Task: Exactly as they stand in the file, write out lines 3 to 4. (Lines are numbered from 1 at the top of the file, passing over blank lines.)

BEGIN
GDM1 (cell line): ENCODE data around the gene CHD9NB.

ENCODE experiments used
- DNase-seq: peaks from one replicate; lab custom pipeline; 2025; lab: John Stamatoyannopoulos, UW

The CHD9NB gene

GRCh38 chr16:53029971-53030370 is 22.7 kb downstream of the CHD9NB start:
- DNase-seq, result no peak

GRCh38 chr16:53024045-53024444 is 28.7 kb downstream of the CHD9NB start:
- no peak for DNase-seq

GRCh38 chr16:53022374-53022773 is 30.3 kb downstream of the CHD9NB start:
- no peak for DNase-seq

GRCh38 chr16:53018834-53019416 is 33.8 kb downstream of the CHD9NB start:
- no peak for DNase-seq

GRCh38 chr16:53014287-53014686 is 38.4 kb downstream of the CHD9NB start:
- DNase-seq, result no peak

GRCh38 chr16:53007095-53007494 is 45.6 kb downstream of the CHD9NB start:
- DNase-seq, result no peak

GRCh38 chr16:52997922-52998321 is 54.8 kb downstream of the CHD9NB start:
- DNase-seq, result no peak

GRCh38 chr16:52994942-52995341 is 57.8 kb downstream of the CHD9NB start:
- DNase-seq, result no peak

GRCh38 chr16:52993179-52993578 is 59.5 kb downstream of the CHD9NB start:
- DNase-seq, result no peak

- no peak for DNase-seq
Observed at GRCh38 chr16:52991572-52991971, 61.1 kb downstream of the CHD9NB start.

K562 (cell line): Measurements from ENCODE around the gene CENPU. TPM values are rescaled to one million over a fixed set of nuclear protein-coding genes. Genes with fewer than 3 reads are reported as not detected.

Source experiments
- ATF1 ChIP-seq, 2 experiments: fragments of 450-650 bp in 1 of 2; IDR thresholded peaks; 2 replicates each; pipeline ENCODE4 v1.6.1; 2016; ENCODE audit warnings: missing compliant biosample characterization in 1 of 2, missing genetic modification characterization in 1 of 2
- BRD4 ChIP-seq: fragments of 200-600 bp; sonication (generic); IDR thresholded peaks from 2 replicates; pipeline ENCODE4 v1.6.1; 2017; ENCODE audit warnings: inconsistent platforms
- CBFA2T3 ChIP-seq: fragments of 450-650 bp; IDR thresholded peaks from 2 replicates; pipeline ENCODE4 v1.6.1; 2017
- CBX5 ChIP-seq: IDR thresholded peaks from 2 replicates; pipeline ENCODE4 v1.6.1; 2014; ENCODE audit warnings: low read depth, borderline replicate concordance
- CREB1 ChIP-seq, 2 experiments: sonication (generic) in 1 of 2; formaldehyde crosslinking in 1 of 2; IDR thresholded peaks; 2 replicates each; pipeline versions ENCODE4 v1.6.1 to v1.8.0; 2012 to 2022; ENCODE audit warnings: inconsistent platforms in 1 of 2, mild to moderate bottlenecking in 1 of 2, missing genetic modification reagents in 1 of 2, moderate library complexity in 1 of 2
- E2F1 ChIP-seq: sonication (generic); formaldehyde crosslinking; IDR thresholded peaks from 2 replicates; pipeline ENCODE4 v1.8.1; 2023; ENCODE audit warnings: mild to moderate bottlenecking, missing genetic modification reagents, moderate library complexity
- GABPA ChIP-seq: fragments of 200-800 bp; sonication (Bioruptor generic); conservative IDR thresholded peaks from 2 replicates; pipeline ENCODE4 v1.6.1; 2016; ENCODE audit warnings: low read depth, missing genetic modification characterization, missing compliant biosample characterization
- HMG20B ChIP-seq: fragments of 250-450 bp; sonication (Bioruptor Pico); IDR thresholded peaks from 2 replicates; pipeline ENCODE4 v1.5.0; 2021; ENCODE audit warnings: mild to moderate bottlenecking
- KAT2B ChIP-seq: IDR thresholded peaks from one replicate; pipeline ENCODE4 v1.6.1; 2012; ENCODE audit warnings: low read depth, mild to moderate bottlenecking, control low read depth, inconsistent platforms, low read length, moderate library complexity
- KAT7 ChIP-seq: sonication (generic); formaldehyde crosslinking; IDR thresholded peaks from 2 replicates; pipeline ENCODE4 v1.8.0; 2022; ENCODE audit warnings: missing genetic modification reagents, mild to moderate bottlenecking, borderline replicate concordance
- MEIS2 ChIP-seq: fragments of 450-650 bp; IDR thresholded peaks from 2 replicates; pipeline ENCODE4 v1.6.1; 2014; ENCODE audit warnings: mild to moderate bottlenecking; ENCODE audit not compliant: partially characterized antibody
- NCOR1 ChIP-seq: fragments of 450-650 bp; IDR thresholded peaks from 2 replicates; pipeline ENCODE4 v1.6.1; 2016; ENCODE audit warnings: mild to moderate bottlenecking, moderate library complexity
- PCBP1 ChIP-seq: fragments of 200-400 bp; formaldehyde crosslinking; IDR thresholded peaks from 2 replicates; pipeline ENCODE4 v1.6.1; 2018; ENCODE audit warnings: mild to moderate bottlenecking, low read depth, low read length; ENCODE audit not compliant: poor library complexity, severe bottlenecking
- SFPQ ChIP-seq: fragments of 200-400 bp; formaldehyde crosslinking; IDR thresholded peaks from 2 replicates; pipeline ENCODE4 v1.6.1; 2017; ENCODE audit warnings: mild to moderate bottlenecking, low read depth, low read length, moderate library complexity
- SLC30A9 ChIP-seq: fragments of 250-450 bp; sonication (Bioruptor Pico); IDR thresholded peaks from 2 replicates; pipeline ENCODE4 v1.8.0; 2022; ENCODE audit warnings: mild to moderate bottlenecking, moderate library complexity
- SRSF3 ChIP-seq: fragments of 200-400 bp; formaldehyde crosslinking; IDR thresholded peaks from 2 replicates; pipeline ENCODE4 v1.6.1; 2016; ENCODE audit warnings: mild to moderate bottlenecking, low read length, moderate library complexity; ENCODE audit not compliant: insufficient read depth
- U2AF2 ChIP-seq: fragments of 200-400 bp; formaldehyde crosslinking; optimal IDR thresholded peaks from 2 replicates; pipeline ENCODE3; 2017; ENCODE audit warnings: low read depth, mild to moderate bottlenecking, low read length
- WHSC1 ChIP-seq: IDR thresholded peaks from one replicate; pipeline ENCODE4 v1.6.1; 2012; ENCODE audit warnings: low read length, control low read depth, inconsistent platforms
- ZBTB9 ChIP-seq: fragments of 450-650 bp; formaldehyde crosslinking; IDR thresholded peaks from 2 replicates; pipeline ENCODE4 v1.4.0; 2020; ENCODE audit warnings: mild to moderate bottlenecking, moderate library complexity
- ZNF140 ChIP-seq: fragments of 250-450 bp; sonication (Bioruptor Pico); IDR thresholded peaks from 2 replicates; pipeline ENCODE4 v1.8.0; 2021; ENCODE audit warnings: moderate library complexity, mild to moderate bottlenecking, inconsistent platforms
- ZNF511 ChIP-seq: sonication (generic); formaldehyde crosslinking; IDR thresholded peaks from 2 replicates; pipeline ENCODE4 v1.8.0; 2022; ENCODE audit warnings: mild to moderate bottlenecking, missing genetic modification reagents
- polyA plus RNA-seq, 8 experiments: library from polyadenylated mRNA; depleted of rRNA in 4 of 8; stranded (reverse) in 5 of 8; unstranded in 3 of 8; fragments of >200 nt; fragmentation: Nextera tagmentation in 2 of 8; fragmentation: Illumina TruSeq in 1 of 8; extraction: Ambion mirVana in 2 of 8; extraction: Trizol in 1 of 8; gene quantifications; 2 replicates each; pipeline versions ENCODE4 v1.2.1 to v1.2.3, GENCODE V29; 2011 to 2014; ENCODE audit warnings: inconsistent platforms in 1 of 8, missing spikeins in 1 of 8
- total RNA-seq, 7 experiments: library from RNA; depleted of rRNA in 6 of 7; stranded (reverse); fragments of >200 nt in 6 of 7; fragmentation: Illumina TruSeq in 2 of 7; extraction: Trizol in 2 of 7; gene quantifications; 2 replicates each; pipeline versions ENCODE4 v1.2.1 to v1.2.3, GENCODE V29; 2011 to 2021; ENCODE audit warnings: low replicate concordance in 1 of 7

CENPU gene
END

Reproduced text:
- DNase-seq: peaks from one replicate; lab custom pipeline; 2025; lab: John Stamatoyannopoulos, UW

The CHD9NB gene